And best of luck with your first project. As you’re no doubt already aware, making games for a living is both incredibly challenging but also incredibly rewarding. I’d love to hear more about your experiences – maybe once the process is finished you can write an article for Gamasutra, or maybe start your own blog!

      - Jon

      • wMattDodd says:

        Thanks Jon. I never used to leave feedback, but I’ve come to a new appreciation of how important it can be since I’ve gotten so little on my game over the last year, heh.

        I do generally agree–not least because I’m known to be something of a walking statistical anomaly. One of my first encounters with game design was trying to house-rule Risk into a non-random game when I was a kid.

        Thanks! It’s been pretty crazy–I have a tendency to do things the hard way, so what I originally (naively) thought would be a 3-4 month project is still going after more than a year (and that’s after a drastic scope reduction after 3 months). And been reduced to a ramen noodle diet more than once. But finally the end is (_actually_, I think) in sight–finish the tutorial, fix the issues revealed by open beta, then to market.

        If we succeed, or at least don’t fall flat on our face, I will definitely consider writing an article for Gamasutra, even though that sounds pretty intimidating to me. I do actually have a blog for my business, More Fun Computers, at http://www.morefuncomputers.com , and I think I had some good posts on it about our character selection criteria/process and how we came up with one of our core mechanics.

        I desperately need to post more often, however, heh. I have an old gameplay trailer here: http://morefuncomputers.com/Eternal%20Duel%20of%20Wits/EDoW%20trailer.avi (13 MB) and my collaborator has some good (not quite current) screenshots up here: http://missionstart.com/sneak-preview/eternal-duel-of-wits/ . If you’re interested, I love any and all feedback, and that goes at _least_ quadruple for someone with your experience.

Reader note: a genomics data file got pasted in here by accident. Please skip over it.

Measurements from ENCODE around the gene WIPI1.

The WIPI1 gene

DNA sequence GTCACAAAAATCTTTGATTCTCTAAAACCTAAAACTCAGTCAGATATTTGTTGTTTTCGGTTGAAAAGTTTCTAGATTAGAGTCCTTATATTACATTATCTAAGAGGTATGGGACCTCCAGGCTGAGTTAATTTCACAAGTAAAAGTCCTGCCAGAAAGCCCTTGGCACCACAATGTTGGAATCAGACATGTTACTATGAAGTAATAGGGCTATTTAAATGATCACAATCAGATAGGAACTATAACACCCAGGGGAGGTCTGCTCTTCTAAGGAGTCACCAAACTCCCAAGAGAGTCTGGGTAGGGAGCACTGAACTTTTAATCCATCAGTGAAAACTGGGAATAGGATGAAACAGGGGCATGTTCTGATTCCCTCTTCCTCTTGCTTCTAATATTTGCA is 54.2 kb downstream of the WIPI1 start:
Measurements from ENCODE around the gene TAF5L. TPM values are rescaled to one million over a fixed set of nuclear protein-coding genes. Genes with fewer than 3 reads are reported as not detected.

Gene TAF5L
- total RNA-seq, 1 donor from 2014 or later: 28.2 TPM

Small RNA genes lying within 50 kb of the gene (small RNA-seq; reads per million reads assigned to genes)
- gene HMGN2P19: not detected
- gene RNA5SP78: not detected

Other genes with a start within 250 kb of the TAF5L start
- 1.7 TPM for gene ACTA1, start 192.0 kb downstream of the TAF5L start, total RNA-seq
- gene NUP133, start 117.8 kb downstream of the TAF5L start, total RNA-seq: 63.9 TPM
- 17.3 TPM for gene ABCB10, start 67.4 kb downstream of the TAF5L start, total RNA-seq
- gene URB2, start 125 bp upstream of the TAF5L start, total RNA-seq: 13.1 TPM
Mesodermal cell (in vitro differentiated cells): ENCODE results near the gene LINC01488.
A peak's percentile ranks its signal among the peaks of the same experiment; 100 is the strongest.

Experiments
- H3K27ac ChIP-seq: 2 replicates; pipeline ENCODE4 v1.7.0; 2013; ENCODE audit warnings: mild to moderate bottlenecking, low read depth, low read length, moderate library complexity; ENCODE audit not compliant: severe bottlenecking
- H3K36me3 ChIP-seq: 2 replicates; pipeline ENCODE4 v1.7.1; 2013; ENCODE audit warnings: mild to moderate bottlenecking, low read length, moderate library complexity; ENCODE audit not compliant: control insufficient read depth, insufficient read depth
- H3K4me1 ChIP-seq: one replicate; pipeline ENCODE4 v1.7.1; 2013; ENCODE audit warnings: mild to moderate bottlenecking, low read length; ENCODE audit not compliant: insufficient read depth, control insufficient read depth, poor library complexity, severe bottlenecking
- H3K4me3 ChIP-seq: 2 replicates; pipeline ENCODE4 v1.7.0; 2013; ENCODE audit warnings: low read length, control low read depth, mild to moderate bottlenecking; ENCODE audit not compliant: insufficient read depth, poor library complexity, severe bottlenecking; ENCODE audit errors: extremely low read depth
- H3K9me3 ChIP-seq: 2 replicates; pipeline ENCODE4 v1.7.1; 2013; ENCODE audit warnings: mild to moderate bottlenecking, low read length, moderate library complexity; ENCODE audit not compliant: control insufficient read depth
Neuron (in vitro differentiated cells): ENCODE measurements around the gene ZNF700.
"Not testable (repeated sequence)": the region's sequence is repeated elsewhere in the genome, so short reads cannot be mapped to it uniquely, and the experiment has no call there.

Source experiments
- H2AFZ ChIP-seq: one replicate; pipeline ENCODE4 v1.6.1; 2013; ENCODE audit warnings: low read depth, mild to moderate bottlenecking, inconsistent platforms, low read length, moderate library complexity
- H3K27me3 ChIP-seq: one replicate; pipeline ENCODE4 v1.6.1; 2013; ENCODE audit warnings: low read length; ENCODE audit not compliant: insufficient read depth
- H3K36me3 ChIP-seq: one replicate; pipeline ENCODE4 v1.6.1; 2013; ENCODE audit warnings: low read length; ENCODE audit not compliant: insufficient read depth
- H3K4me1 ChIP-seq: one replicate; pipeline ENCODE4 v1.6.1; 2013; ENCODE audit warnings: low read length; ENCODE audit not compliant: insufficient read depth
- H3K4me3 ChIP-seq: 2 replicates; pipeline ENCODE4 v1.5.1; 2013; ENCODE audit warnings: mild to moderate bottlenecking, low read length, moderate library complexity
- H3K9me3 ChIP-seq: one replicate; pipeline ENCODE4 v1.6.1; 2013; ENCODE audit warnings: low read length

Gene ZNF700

4. wMattDodd says:

    Managed to forget part of what I meant to say.

    I’m curious if you guys and your guests are all in the same area, if the show arranged via Skype (or equivalent), or if it’s a mix?

    Also, good show again.

    There, I think that’s everything, heh.


    • Jon Shafer says:

      I live in Michigan and Dirk/Bill both live in Ohio. We meet up once a month or so, but we always do the recordings remotely through Skype. Starting with episode #3 though we’ve been recording our audio separately with our producer stitching them together later (hence the improved audio quality over #2).

      - Jon

  5. Dolgion says:

    Hello Jon,

    I was led here by your blog on Gamasutra about Persona 4. As I am playing Persona 3 Portable right now, I was immediately drawn to it, and now finding this new podcast on game design feels like I just discovered a little chest full of riches in the dungeon that is the internet.

    So anyways, as I listen to your podcast, I immediately had the wish to participate in the discussion, and want to ask if there is the possibility of actually participating.
    To introduce myself, I’m 24 years old and am from Mongolia. I work as a programmer doing business software development, but my real passion is game design, and always has been since my childhood. I haven’t actually made a real game, save of a little project here and there in Flash,
    so I might not have actual credentials in the field. My experience is certainly am not on the level of designing Civ 5 :) .

    But I find myself designing games in my head 24/7. All. Of. The. Time.
    And there’s a huge range of topics I’d love to discuss with like-minded people.
    Anyway, my site has a bit more of my stuff, so check it out!